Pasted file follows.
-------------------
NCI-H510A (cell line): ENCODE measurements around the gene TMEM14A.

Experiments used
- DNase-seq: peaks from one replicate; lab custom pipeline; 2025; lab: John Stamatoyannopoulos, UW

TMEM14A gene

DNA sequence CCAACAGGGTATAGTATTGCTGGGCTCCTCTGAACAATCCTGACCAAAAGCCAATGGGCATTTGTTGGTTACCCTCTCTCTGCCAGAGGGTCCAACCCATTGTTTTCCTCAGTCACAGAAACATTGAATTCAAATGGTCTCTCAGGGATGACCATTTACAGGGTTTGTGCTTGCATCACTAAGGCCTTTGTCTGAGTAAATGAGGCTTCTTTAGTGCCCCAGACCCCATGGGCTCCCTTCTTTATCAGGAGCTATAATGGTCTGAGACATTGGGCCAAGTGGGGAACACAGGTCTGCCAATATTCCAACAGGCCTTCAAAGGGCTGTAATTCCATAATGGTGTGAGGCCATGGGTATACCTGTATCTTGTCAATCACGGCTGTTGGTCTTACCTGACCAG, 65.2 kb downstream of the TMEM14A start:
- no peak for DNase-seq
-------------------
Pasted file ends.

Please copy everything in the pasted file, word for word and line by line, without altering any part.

NCI-H510A (cell line): ENCODE measurements around the gene TMEM14A.

Experiments used
- DNase-seq: peaks from one replicate; lab custom pipeline; 2025; lab: John Stamatoyannopoulos, UW

TMEM14A gene

DNA sequence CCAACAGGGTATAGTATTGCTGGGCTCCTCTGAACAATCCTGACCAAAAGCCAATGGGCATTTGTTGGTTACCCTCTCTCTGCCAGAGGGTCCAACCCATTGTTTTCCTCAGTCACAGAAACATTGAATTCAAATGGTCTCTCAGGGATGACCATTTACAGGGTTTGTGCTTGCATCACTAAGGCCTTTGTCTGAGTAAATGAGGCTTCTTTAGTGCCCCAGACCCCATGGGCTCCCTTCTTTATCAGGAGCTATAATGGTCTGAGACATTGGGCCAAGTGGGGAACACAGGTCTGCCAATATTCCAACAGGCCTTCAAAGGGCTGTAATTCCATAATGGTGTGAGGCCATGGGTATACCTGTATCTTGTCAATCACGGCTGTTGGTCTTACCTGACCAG, 65.2 kb downstream of the TMEM14A start:
- no peak for DNase-seq